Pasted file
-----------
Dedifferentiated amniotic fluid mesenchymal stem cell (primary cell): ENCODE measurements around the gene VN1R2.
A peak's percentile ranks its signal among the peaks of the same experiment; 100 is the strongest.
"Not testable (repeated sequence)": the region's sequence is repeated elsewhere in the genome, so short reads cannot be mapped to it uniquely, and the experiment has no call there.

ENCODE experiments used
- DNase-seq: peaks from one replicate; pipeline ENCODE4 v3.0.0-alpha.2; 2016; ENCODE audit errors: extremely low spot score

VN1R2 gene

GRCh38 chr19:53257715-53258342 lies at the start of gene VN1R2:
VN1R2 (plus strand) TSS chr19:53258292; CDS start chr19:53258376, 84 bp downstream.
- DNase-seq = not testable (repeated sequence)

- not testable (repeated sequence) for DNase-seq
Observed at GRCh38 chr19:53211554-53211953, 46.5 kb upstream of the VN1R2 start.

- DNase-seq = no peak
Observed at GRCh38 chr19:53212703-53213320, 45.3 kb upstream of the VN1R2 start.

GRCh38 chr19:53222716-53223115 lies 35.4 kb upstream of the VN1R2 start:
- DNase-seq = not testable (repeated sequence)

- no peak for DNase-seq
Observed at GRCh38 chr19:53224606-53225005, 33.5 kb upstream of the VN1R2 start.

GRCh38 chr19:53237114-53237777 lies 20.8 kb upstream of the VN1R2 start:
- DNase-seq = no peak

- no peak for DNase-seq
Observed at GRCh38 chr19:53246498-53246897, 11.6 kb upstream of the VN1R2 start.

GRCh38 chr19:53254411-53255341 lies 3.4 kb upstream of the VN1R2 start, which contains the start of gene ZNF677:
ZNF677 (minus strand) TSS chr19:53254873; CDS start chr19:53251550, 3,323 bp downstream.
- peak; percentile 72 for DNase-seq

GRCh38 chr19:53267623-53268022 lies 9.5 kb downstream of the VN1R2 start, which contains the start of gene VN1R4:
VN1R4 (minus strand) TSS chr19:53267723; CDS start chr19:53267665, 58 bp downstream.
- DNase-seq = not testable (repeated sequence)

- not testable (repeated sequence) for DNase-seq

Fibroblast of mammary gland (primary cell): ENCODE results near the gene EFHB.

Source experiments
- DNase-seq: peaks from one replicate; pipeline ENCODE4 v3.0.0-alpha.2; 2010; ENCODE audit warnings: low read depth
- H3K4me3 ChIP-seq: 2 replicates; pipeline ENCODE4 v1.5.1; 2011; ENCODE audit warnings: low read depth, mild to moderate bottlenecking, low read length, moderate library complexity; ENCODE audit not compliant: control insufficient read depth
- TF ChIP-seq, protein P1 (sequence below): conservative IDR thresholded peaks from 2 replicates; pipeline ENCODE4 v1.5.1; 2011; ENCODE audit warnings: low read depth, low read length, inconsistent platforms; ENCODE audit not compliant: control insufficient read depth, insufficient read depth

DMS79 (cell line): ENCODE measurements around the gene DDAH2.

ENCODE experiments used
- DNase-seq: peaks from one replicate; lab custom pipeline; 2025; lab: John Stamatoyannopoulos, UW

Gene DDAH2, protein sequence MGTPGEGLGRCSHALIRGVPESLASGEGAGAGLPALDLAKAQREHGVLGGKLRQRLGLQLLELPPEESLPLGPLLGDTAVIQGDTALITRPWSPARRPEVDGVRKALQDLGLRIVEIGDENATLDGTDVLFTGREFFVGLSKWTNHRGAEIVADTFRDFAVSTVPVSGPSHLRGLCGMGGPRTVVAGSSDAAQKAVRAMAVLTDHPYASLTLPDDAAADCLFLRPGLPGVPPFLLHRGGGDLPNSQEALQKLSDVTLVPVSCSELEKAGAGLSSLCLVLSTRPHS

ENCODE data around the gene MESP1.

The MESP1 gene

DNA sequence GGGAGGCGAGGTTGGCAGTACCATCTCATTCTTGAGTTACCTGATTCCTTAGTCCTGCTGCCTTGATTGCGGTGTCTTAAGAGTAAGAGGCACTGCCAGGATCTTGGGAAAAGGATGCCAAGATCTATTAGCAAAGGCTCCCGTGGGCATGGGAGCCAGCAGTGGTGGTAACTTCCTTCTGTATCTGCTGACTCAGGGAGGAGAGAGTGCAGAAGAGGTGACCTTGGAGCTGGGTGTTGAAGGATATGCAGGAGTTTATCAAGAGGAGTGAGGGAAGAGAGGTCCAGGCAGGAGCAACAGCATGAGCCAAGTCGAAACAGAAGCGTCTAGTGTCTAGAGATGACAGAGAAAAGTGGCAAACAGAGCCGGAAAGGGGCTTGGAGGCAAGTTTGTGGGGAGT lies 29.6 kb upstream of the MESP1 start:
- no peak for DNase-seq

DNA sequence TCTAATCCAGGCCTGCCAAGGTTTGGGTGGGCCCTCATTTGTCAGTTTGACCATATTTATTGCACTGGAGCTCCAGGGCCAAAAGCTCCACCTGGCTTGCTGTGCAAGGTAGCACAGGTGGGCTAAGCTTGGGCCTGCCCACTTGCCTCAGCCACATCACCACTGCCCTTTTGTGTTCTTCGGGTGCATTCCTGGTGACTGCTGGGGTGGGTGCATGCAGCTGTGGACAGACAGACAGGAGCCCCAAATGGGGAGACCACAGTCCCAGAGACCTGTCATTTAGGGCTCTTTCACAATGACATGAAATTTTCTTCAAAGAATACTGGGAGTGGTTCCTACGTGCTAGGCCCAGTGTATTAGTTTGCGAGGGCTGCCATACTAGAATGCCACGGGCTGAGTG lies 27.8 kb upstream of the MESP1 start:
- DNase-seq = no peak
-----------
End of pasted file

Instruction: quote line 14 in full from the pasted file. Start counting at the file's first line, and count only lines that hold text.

GRCh38 chr19:53222716-53223115 lies 35.4 kb upstream of the VN1R2 start: